The editor, James H. Charlesworth, is George L. Collord Professor of New Testament Language and Literature and Director of the Dead Sea Scrolls Project at Princeton Theological Seminary in Princeton, NJ. He has edited other volumes, among them are the Old Testament: Pseudepigrapha volumes 1 and 2, Jesus' Jewishness and Jesus and the Dead Sea Scrolls. In this book, he wrote the preface, the first chapter ("Jesus Research and Archaeology") and conclusion ("The Historical Jesus and Biblical Archaeology: Reflections on New Methodologies and Perspectives"). 

The book's many helpful features include (1) a list of academic affiliations of all the authors; (2) some black-and- white photographs; (3) a glossary; (4) selected bibliography; (5) geographical, scripture, and ancient text indices; and (6) nine pages of abbreviations for modern publications, ancient documents, ancient writers, apocryphal writings, and pseudepigraphal writings. 

Charlesworth, in his conclusion, summarizes some findings of archaeology: (1) a vineyard, winepress, walls, Mary's well, and towers have been found in or near Nazareth; (2) the locations of Cana and Bethsaida may have finally been discovered; (3) findings at Sepphoris shed light on culture and rabbis; (3) many synagogues have been located; (4) Caesarea Maritima and Sebaste in Samaria are being excavated; (5) light is being shed on Jerusalem, the temple, Pilate, Caiaphas, Simon of Cyrene, and the practice of crucifixion.  

No book in the world is more studied and revered than the Bible, and the most important person in the Bible is Jesus. This book describes the methods, results, and implications of digging into the past, and it explains in an interesting and informative way how this all relates to Jesus. The price of Jesus and Archaeology seems reasonable when its length is considered. Those who might purchase this book include professionals, libraries, churches, and interested laypersons. I recommend they buy it. 

Reviewed by Richard Ruble, John Brown University, Siloam Springs, AR 72761.  


SERVE GOD, SAVE THE PLANET: A Christian Call to Action by J. Matthew Sleeth. White River Junction, VT: Chelsea Green Publishing, 2006. 216 pages. Hardcover; $25.00. ISBN: 1933392010. 

Sleeth writes with a convert's zeal about how he and his family gave up their wasteful American lifestyle for what at times seems like an obsessive pursuit of a more Earth- friendly way of life. Sleeth was a successful physician when he heard God's call to creation stewardship. He now works full-time to convince Christians that caring for creation should be a priority. This book (and his website is a distillation of what he advocates in his ministry. 

While examples are woven into the book, it does not give a systematic account of environmental degradations. Perhaps Sleeth assumes readers are already aware of pollution, global warming, etc. Instead, he starts with an exhortation for individuals to become agents of change for God's purposes. This is followed by a chapter about why Christians should care for God's creation, providing good answers to common questions and objections.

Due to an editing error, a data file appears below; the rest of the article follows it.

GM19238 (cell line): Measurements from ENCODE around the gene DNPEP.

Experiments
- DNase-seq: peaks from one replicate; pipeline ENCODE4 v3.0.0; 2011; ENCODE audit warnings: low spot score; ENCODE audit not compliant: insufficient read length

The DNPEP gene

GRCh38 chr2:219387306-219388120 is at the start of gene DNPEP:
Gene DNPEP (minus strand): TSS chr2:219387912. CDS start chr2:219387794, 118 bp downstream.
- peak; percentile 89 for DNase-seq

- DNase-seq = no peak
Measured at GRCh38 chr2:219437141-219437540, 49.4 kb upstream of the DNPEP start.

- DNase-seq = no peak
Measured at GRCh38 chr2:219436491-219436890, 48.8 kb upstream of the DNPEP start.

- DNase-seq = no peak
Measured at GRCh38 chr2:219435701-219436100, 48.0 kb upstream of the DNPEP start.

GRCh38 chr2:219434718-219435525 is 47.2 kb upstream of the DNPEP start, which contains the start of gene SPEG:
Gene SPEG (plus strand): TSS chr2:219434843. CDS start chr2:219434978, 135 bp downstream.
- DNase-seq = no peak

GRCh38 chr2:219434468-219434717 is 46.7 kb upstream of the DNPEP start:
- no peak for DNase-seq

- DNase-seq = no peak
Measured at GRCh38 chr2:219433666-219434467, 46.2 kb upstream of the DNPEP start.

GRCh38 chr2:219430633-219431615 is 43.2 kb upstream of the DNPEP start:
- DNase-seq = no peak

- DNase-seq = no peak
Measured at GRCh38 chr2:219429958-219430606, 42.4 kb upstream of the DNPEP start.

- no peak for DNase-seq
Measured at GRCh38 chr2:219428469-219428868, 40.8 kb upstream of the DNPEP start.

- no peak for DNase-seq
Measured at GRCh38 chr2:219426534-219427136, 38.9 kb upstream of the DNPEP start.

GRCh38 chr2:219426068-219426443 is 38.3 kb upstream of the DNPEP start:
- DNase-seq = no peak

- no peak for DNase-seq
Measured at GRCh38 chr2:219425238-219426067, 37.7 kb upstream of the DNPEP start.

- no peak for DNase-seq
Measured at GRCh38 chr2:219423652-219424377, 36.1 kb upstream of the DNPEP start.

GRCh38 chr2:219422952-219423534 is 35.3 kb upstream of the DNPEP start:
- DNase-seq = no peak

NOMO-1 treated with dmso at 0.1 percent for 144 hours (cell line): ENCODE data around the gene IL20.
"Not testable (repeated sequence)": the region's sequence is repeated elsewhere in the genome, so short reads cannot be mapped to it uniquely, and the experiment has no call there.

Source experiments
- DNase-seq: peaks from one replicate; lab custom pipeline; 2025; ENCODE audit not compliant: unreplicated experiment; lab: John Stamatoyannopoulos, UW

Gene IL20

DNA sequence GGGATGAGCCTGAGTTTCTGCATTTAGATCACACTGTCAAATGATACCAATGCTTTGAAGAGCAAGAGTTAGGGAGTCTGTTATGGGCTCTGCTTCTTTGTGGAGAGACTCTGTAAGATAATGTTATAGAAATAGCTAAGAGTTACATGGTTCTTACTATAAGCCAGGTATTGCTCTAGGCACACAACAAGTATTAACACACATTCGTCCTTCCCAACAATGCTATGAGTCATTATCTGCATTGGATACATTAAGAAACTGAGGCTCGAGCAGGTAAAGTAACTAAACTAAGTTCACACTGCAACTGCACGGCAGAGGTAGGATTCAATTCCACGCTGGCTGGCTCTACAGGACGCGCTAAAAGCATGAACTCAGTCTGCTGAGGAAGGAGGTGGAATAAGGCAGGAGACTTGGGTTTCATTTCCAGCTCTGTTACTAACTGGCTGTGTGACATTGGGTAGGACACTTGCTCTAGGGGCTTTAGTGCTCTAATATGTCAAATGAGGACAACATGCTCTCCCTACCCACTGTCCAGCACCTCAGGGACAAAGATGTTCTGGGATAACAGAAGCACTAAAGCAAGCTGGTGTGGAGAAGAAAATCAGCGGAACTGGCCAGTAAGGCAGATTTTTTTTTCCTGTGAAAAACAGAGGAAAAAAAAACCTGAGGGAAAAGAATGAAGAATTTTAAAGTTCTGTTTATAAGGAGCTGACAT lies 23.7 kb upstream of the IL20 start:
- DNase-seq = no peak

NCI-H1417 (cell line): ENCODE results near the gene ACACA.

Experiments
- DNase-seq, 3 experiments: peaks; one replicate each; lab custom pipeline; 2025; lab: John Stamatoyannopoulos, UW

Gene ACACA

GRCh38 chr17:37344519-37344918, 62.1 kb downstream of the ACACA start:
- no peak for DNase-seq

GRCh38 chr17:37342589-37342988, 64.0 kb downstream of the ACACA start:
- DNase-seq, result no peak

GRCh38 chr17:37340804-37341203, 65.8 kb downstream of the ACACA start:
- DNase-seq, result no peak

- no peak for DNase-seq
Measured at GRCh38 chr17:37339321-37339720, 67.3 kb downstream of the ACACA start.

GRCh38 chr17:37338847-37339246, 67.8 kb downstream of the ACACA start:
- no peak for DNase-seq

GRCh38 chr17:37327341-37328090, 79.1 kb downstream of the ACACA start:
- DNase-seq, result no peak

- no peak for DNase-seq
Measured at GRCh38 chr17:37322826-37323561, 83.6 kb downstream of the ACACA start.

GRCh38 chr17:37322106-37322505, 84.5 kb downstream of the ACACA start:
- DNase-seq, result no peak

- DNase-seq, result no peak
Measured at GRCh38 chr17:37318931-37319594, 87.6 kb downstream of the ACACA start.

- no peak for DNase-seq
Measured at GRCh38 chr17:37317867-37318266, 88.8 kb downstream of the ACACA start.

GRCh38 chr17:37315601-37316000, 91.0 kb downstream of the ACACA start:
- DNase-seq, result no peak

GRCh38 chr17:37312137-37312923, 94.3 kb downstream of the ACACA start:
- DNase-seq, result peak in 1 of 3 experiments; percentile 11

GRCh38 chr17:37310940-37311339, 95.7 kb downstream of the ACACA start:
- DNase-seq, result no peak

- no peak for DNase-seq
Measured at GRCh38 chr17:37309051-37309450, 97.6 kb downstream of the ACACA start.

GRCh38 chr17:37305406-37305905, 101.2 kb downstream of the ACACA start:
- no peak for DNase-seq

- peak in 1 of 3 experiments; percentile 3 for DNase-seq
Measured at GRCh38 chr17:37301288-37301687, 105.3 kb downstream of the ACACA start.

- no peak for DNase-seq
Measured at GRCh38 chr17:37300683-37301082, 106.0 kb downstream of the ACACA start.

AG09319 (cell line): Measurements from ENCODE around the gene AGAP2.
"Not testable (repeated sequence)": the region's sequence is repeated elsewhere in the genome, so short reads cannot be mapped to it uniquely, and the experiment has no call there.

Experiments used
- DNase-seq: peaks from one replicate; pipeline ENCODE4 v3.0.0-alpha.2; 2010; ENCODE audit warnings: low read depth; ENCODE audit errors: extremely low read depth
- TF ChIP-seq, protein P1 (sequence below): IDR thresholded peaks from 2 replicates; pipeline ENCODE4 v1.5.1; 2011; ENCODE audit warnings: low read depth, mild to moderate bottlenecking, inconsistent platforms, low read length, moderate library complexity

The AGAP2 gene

Most of the chapters concern specific areas of life, using the experiences of the author and his family to describe how we can be better stewards of creation. Topics include excessive consumption, our need for physical work and Sabbath rest, television, raising children, food choices, household habits, holidays, energy use, medicine, and population. A final chapter reminds readers that all must be done in love, and that part of loving our neighbors is caring for the planet we all share. Useful appendices contain a personal energy audit, practical advice regarding appliances, and a "Let it begin with me" prayer list with suggested ways to ask God to help us change things for the better. 

There is much that is good about this book. It is written in an engaging and accessible style, and it is full of practical advice. The author does a good job of walking the fine line of conveying the seriousness of our problems while encouraging readers that there is hope and that God's people can make a difference. A more difficult line is the one between conviction and guilt; the book is so effective (at least for this reader) in revealing our selfish, wasteful lives that some readers might be overwhelmed by guilt. To his credit, Sleeth mostly takes an encouraging tone rather than promoting guilt trips. Finally, unlike most environmental books (even Christian ones), its evangelical bent is clear throughout. Many Christians will listen to this creation-care message who would never listen to Al Gore. 

Nevertheless, I hesitate to recommend the book because it seemed like every few pages I noticed an erroneous statement, a sweeping unsupported assertion, an oversimplification, or a dubious biblical interpretation. For example, unsubstantiated assertions are made about "chemicals" in the environment being responsible for increased cancers in humans and pets. Sleeth repeats the nonsense that life contradicts the Second Law of Thermodynamics. He says that the Book of Revelations predicts nuclear weapons and television.